Whatever the shoe size, the cumulative effect of this flurry of focus on Iran's toehold in the hemisphere makes the link between Iran and America much closer than the 10,000-kilometer gap across an ocean would suggest. That makes the threat a more present danger for Americans, who might otherwise assume the risk is far from US shores. That in turn will affect the debate that surrounds what action to take.
The real "fools" attended Mack Wilbourne's little soiree here in Atlanta on Thursday. I snuck in, posing as a member of a catering team. I wasn't able to get a handshake, but I did touch the hem of his garmet.
When I think of Iranians in NA, back in the 1980s there were so many inimical factions that it utterly divided their numbers. So I imagine that even today, were US counterintelligence to recruit among Iranians in the US to work against the regime, any regime supporter who showed up would be quickly identified and narked out.
Ten days ago the United Nations (UN) released its findings from a visit made to Mexico last year in which the UN attempted to tackle the problem of forced disappearances in Mexico.
In a nation where separate government departments can't even agree on the nature of the problem, are the UN's leftist sentiments, unrealistic recommendations and boilerplate condemnations even helpful?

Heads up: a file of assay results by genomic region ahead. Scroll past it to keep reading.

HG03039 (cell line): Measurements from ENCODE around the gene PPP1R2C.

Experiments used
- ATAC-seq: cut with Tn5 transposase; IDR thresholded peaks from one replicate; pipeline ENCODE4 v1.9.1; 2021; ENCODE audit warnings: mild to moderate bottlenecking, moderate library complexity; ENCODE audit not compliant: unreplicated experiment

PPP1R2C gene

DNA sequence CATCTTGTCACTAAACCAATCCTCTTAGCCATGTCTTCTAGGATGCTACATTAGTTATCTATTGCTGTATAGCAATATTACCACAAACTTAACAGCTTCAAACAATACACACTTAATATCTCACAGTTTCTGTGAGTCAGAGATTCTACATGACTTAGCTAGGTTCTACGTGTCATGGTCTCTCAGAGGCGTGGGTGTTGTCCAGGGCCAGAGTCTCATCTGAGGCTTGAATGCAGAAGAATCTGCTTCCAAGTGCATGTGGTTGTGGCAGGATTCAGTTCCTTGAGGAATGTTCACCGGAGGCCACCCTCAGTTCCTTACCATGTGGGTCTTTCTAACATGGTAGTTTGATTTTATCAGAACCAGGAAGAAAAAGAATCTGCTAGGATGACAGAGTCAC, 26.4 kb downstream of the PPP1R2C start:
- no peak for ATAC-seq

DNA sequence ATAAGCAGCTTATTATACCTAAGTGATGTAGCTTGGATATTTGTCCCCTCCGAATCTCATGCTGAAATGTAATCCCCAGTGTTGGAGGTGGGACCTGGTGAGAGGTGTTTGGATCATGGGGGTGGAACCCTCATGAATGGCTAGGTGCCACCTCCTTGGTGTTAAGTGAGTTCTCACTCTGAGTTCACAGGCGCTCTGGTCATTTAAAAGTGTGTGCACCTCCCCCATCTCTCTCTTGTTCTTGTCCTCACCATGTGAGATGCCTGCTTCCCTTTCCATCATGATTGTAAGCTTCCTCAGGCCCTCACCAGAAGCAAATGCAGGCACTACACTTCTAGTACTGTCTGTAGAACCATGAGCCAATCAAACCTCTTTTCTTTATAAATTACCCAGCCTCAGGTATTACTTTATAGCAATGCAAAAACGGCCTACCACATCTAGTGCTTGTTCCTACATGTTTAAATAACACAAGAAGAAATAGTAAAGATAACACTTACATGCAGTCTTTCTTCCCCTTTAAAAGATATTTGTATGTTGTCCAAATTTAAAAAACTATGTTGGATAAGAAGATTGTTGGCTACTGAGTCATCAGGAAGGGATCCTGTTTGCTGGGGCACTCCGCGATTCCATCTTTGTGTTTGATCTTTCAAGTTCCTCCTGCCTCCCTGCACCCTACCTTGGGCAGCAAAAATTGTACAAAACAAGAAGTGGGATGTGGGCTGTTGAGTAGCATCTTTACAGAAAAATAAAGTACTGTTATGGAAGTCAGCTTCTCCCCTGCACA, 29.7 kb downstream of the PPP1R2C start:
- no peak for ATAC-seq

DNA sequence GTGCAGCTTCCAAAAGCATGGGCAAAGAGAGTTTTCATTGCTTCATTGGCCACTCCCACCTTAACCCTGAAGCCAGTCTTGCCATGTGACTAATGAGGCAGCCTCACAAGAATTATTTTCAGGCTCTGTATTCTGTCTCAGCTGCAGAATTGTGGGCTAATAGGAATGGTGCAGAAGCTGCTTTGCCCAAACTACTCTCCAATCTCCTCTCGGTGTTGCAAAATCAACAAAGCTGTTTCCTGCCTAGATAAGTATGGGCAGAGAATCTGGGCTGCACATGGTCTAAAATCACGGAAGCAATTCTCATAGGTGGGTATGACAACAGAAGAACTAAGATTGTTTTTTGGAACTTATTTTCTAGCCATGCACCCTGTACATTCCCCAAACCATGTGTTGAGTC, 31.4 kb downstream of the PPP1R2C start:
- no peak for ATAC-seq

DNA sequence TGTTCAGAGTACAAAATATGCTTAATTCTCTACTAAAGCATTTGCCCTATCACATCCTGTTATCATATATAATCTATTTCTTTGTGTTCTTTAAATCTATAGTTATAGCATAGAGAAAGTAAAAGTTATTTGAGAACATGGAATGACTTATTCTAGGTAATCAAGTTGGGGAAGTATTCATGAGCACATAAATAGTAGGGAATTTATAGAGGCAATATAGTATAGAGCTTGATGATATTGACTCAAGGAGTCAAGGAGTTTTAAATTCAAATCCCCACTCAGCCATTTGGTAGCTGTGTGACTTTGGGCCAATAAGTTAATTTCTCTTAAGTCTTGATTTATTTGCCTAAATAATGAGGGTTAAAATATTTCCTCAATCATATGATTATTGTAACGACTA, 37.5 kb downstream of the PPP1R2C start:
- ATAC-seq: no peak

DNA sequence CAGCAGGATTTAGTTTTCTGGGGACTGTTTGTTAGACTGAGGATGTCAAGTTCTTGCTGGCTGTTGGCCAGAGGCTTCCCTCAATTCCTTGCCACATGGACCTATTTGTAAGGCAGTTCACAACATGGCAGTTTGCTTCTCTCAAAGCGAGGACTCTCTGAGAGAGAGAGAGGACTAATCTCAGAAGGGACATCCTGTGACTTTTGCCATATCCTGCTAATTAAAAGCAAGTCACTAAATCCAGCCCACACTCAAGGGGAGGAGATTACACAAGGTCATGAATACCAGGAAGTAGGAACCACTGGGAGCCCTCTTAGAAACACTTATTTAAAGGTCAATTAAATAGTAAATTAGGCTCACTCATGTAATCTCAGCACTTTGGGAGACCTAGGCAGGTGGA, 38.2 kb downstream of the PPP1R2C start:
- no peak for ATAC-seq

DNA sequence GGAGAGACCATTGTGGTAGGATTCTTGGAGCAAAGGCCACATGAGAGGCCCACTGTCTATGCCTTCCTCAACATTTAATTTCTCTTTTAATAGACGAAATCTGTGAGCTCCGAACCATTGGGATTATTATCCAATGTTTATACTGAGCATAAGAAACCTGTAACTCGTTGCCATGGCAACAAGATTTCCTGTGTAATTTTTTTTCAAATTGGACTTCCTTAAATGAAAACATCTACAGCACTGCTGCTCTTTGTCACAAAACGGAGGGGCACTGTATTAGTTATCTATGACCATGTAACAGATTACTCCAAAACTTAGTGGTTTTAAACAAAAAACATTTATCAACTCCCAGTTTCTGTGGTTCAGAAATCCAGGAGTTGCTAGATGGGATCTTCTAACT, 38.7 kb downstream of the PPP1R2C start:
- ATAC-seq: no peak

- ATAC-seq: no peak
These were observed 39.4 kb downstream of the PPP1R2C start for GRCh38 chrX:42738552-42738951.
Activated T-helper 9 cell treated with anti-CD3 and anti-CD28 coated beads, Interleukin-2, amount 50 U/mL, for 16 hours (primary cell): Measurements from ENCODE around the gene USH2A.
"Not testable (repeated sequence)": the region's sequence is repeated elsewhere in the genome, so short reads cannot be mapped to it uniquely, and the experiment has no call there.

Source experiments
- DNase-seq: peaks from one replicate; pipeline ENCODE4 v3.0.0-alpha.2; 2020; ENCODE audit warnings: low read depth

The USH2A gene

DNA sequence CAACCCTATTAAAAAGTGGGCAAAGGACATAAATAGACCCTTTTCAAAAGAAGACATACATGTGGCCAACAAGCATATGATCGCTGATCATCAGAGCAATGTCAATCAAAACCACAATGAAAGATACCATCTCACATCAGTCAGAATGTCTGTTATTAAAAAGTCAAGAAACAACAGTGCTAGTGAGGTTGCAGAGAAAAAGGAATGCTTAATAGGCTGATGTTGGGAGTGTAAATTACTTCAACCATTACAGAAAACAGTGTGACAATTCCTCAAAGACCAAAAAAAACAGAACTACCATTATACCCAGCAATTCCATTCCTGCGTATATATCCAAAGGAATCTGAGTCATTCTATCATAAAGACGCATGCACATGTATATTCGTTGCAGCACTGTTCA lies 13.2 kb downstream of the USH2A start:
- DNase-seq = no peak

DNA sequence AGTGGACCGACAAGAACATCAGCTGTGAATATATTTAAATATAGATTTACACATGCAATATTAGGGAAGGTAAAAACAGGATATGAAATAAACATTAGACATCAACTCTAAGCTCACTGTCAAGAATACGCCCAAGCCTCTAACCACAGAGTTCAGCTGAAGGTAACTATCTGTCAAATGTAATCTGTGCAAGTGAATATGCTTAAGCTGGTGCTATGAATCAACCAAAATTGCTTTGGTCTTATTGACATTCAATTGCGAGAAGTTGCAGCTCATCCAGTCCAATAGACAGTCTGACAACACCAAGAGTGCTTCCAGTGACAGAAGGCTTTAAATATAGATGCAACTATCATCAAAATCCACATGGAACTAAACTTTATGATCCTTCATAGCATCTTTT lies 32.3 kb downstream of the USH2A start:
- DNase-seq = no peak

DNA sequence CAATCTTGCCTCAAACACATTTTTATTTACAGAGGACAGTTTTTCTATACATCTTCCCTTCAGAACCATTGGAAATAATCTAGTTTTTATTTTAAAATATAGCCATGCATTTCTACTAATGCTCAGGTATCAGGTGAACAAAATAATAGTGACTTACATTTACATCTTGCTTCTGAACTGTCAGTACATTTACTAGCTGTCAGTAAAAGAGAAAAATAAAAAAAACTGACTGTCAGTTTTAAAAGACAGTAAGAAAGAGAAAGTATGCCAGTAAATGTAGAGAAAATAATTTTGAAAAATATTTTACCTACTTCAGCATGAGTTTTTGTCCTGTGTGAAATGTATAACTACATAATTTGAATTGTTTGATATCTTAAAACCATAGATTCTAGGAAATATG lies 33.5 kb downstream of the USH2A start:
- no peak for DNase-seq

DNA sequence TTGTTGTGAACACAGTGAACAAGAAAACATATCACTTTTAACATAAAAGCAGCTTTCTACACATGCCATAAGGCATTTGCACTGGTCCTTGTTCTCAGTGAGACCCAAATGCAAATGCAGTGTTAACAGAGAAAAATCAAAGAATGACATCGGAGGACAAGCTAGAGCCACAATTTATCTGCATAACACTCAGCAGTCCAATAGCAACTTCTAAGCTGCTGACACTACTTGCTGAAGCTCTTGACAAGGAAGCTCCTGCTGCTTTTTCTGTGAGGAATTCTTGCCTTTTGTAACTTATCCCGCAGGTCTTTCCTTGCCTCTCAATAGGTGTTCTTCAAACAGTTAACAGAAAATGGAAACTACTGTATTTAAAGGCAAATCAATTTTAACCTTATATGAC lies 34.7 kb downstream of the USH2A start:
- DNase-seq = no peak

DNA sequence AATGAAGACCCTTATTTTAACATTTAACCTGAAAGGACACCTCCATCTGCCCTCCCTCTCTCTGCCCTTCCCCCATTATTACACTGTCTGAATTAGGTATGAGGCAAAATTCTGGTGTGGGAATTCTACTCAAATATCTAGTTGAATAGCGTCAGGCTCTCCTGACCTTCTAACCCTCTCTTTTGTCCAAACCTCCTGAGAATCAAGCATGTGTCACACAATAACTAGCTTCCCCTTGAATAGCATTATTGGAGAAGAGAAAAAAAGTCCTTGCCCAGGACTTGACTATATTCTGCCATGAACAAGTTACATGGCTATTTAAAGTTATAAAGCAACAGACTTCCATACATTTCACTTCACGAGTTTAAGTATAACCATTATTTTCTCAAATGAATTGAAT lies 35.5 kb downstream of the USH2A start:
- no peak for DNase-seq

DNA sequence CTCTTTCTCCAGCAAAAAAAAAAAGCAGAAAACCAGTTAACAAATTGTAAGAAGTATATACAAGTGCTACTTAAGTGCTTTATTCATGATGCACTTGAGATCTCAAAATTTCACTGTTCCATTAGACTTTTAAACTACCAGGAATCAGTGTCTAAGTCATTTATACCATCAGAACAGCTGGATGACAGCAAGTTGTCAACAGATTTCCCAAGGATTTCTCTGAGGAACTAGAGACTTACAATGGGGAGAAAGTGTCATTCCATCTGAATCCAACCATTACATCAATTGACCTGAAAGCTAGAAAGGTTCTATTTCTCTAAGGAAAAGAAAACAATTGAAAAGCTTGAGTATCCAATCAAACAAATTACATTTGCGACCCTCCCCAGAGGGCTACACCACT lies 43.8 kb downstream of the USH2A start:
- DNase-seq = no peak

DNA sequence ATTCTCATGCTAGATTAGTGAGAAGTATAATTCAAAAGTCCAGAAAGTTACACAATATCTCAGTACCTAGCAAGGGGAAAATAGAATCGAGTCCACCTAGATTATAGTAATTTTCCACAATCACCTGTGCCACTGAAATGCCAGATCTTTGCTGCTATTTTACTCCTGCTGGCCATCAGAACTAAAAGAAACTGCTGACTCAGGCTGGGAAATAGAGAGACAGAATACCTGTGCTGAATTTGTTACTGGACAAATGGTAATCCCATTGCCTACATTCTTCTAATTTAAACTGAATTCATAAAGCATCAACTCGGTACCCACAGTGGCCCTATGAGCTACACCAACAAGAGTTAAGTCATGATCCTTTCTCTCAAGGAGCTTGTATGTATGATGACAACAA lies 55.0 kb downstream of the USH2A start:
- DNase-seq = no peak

Rantburg.com correspondent Chris Covert attempts to separate the facts from the sentiments contained in the report.
"War, for whatever this means to anyone," says Greek philosopher/author Nicholas A. Biniaris, "is no longer Homer's well-known narrative." As the introductory chapter of Mr. Biniaris's historical novel, "The Call of the Desert," forcefully tells us: "The Third World War has up to now been averted; but we are in the midst of the Fourth."
A quick Google search will produce 319 million results if you type in "peace" and "Middle East" and 733 million results if you type in "war" and "Middle East." Perhaps this is a simple, coincidental mathematical comparison illustrating polity in this part of the world.
Based on various official statements, we can safely conclude that the prerequisites for peace in the Middle East, according to the Turkish foreign policy calculus, are as follows:
1) Israel should remove the naval blockade of the Gaza Strip.
2) Israel should surrender its nuclear weapons arsenal.
3) Israel should return to its pre-1967 borders.
4) Turkish cabinet members should be able to pray at the al-Aqsa Mosque in the "Palestinian capital al-Quds (Jerusalem)."
5) The "terrorist state" Israel and the "half-state" Cyprus should end their joint exploration efforts for hydrocarbons in the Mediterranean. But this is not the complete list.
For peace in the Middle East, there is also a not-so-official Turkish wish list:
1) Syrian leader Bashar al-Assad should immediately quit power and the regime should be replaced by "good Sunni Muslim Syrians" who should adore "good Sunni Muslim Turks."
2) The West should keep on negotiating with Tehran, without any sanctions or hard talk, until Iran has officially announced that it has acquired the nuclear bomb, but
3) Shia Iran should not fight a sectarian proxy war against Sunni Turkey.
"And the sooner the "progressives" who want to help them, stop feeding their anti-Semitic vulnerabilities by joining them in demonizing Israel, and help them deal with the problem of self-criticism (a virtue to which the "left" could well afford to renew its commitments), the sooner we are likely to see a real Arab Spring, one that benevolent people the world over can sincerely cheer."